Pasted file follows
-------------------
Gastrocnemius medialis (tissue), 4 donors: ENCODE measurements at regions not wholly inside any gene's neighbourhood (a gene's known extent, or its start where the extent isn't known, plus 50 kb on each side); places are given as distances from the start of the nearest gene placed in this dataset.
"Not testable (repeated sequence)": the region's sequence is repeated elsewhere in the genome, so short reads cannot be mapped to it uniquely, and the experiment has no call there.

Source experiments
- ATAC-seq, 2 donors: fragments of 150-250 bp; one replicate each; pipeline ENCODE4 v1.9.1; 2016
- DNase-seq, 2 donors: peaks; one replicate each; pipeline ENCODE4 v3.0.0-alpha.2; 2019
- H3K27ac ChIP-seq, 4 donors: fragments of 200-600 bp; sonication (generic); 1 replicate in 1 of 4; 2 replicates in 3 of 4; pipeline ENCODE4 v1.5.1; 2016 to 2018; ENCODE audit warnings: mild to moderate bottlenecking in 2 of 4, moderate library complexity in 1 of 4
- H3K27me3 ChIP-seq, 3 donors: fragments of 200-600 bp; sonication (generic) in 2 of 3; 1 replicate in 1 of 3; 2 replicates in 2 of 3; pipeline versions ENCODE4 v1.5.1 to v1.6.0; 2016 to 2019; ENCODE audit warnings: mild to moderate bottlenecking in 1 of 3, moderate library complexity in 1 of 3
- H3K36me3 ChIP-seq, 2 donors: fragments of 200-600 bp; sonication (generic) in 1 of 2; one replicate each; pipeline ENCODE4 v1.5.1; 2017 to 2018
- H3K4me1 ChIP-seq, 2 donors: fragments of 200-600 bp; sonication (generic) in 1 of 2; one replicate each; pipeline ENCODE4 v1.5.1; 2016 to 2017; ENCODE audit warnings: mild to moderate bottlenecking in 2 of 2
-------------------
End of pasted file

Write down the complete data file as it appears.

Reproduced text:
Gastrocnemius medialis (tissue), 4 donors: ENCODE measurements at regions not wholly inside any gene's neighbourhood (a gene's known extent, or its start where the extent isn't known, plus 50 kb on each side); places are given as distances from the start of the nearest gene placed in this dataset.
"Not testable (repeated sequence)": the region's sequence is repeated elsewhere in the genome, so short reads cannot be mapped to it uniquely, and the experiment has no call there.

Source experiments
- ATAC-seq, 2 donors: fragments of 150-250 bp; one replicate each; pipeline ENCODE4 v1.9.1; 2016
- DNase-seq, 2 donors: peaks; one replicate each; pipeline ENCODE4 v3.0.0-alpha.2; 2019
- H3K27ac ChIP-seq, 4 donors: fragments of 200-600 bp; sonication (generic); 1 replicate in 1 of 4; 2 replicates in 3 of 4; pipeline ENCODE4 v1.5.1; 2016 to 2018; ENCODE audit warnings: mild to moderate bottlenecking in 2 of 4, moderate library complexity in 1 of 4
- H3K27me3 ChIP-seq, 3 donors: fragments of 200-600 bp; sonication (generic) in 2 of 3; 1 replicate in 1 of 3; 2 replicates in 2 of 3; pipeline versions ENCODE4 v1.5.1 to v1.6.0; 2016 to 2019; ENCODE audit warnings: mild to moderate bottlenecking in 1 of 3, moderate library complexity in 1 of 3
- H3K36me3 ChIP-seq, 2 donors: fragments of 200-600 bp; sonication (generic) in 1 of 2; one replicate each; pipeline ENCODE4 v1.5.1; 2017 to 2018
- H3K4me1 ChIP-seq, 2 donors: fragments of 200-600 bp; sonication (generic) in 1 of 2; one replicate each; pipeline ENCODE4 v1.5.1; 2016 to 2017; ENCODE audit warnings: mild to moderate bottlenecking in 2 of 2